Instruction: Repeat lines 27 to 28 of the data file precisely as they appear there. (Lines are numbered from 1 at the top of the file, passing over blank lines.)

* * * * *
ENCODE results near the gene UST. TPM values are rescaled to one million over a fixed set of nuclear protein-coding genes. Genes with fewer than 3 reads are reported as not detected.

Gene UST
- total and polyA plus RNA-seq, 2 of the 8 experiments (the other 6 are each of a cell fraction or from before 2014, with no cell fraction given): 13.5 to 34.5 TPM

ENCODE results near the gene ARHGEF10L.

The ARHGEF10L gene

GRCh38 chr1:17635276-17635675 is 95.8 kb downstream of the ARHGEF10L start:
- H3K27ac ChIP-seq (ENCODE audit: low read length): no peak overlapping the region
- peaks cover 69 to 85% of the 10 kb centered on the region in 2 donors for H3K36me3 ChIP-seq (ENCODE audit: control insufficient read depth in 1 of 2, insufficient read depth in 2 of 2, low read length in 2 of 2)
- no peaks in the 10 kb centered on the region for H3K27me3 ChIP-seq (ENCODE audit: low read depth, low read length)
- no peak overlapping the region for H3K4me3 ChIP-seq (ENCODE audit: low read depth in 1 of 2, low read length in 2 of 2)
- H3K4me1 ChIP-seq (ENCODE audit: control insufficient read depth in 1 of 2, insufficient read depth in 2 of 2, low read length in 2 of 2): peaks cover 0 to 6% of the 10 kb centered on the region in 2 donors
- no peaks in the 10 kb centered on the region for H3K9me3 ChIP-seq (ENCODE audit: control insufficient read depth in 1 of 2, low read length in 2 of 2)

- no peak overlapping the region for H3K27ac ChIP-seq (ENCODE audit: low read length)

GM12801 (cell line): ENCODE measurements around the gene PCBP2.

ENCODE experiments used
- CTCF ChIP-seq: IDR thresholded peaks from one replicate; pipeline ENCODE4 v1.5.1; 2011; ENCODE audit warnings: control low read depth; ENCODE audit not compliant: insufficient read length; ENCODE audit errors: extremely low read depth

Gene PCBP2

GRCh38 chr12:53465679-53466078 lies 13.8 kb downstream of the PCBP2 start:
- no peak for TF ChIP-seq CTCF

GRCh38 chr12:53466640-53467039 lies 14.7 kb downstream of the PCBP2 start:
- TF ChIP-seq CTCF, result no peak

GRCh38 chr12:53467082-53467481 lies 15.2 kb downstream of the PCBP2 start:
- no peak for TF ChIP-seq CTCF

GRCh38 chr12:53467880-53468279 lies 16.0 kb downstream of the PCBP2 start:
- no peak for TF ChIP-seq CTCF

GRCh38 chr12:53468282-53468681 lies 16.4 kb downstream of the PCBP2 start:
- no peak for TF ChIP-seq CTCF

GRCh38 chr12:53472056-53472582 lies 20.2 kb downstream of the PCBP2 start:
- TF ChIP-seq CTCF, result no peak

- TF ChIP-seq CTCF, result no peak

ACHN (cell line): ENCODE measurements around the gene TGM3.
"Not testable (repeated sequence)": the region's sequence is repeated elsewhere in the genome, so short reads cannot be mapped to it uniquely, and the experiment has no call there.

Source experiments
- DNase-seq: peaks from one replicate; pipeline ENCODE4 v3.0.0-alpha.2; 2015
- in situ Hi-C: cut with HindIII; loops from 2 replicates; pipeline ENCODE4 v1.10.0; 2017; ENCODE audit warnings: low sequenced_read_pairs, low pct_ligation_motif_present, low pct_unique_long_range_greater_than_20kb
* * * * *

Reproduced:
- no peak for TF ChIP-seq CTCF

GRCh38 chr12:53472056-53472582 lies 20.2 kb downstream of the PCBP2 start: